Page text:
12 Almanacs.
12 Almanacs.
12 Almanacs.
12 Almanacs.
12 Almanacs.
12 Almanacs.
12 Almanacs.
12 Almanacs.
12 Almanacs.
12 Almanacs.
12 Almanacs.
12 Almanacs.
12 Almanacs.
12 Almanacs.
12 Almanacs.
12 Almanacs.
12 Almanacs.
A Yearbook of 12 English Almanacs for 1672.

12 Almanacs.

A Sammelband of 12 almanacs printed at London and Cambridge for the year of calculation 1672. English almanacs were first produced in 1557, when a royal charter to publish the booklets was granted to the Stationers' Company. The popular, inexpensive works, which were produced by the hundreds of thousands during the last two months of every year in London, Cambridge, Oxford, and in lesser numbers provincially (including the Colonies since at least 1647), were instrumental in molding the public's knowledge of and attitude toward popular astronomy and astrology in early modern England. The prime directive of the early English almanac was astronomical: it was a vade mecum to the stars and planets and how to interpret them as both stellar objects and as astrological heralds. As such, most almanacs contained significant information on eclipses, comets, astral positions, and phases of the moon, along with the worldwide sublunary effects of it all, from medical to climatic to sociopolitical. English almanacs were traditionally printed and sold in the months of October, November, and December preceding the salient year. It was customary for the Stationers' Company to bind up selections of unsold copies in the springtime, and sell them as reference works, known today as yearbooks, though our book has a custodial remark dated 1671—perhaps evidence that yearbooks were made and sold earlier than previously thought. Many almanacs featured a crude woodcut of homo sigorum, the so-called Zodiac Man, most often accompanied by an explanation in verse of the relationship between the sectors of the sky and the parts of the body. Almanacs also contained copious judicial astrological predictions, but in addition readers could expect to encounter nativities, market-day calendars, interest tables, timber charts, announcements of upcoming publications, mercantile advertisements (often gilt with withering slanders of competitors), lists of post roads, tips for successful husbandry, chronologies of world events, jokes, fun facts, weather forecasts, and auguries of worldwide political calamity. Since at least 1664 almanac parodies had begun to appear, the most famous of which was Poor Robin, a bawdy lampoon composed in a dense, double-entendre-laden argot attributed by Sidney Lee in DNB to William Winstanley. Poor Robin invariably appeared as the final volume in late 17th- and early 18th-century yearbooks; our volume is no different. It also contains William Lilly's Merlini Anglici Ephemeris, Vincent Wing's Olympia Domata, Edward Pond's Almanack, William Andrews's Ephemeris (a defective copy), Thomas Trigge's Calendarium Astrologicum, Richard Saunders's Apollo Anglicanus, James Bowker's Kalendarium, Charles Atkinson's Panterpe, Henry Coley's Hemerologium Astronomicum, John Tanner's Angelus Britannicus, John Gadbury's Ephemeris, with Poor Robin bringing up the rear. Yearbooks, especially of the 17th century, are growing scarce, most having been absorbed into institutional collections, or broken and sold piecemeal. Ours is a good copy of an early English yearbook with a scientific and medical focus, preserved in its original binding.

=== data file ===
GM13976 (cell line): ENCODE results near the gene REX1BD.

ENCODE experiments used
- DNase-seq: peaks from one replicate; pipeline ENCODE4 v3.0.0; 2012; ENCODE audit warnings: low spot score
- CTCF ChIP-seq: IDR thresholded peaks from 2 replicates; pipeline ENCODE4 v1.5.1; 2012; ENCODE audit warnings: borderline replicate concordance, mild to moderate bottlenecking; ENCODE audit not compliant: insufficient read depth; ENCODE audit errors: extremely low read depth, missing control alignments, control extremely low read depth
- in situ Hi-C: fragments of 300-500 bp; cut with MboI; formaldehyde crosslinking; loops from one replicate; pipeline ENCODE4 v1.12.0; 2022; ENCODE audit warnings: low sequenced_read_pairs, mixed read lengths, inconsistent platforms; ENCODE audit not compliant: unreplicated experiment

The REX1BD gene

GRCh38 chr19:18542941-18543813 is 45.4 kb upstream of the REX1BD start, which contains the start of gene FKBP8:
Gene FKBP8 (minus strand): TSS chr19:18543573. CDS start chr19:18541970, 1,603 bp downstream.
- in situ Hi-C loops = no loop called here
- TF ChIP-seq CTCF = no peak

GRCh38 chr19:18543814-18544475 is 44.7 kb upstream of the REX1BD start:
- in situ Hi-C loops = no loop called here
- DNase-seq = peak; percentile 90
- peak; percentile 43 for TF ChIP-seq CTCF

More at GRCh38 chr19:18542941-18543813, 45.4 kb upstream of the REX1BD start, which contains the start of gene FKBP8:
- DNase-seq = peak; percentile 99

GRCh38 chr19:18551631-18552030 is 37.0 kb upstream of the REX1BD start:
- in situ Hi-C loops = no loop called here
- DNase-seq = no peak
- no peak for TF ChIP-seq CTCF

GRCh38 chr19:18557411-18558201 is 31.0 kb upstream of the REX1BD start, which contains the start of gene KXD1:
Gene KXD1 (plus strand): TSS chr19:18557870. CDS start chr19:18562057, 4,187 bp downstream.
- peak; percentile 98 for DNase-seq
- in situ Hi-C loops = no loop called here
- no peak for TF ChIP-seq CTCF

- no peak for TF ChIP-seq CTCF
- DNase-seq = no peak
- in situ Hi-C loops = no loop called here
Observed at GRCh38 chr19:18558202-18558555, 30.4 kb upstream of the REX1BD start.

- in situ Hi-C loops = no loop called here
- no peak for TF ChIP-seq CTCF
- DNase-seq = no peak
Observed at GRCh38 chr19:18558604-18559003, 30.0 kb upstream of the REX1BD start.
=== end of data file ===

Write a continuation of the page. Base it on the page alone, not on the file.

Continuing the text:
London and Cambridge: [Various], 1672.

Octavo, 152 x 105 x 48 mm (binding), 150 x 103 x 46 mm (text block). Contemporary sheepskin, full gilt back, titled in second compartment ALMANACKS | 1672, AEG. Extremities worn; spine leather split vertically near center, but text block structurally sound; headbands coming loose; rear free end wanting. Interior: Some staining and soiling to a few leaves in first and last books; a few deckles preserved. I. Merlini Anglici Ephemeris. A-F8, [96] pp., portrait frontis, charts, diagrams, homo sigorum, printed in red and black. II. Olympia Domata. A-C8, [48] pp., homo sigorum, "face of the heavens" woodcuts, printed in red and black. III. Pond's Almanack. A-C8, [48] pp., printed in red and black. IV. Ephemeris. A defective copy, wanting B1-8 and C1-5 (13 leaves); C6 and C7 damaged with loss. V. Calendarium Astrologicum. A-B8, C4, [42] pp., printed in red and black. VI. Apollo Anglicanus. A-B8, [2]A8, [48] pp., homo sigorum, printed in red and black.  VII. Kalendarium. A-C8, [48] pp., printed in red and black. VIII. Panterpe. A-C8, [48] pp., printed in red and black. IX. Hemerologium Astronomicum, A-C8, [48] pp., printed in red and black. X. Angelus Britannicus, A-C8, [48] pp., homo sigorum, printed in red and black. XI. Ephemeris, B8, [2]B-E8, portrait, homo sigorum. XII. Poor Robin. A-B8, [2]B8, printed red and black.

Provenance:

Custodial signature in ink to recto of front free end: Ri[chard] Grosvenor Barteloh F.S.A. Barteloh was a Dorset historian and vicar at Fordington in the early part of the 20th century. Bartelot's pressure stamp to same. Period custodial remark in ink below this, crossed out at an early date but legible under uV light: Gawen Davies | his booke | anno domini | 1671. Early illegible signature to lower pastedown. Scattered period pen trials. Period notations in undeciphered shorthand to a few pages in Panterpe.

I. ESTC R28239; II. ESTC R38468, III. ESTC R30690, IV. ESTC R27098, V. ESTC R34324, VI. ESTC R33192, VII. ESTC R36739, VIII. R31249, IX. R8241, X. R34307, XI. R35700, XII. R31861.

Item #235

Price: $6,200.00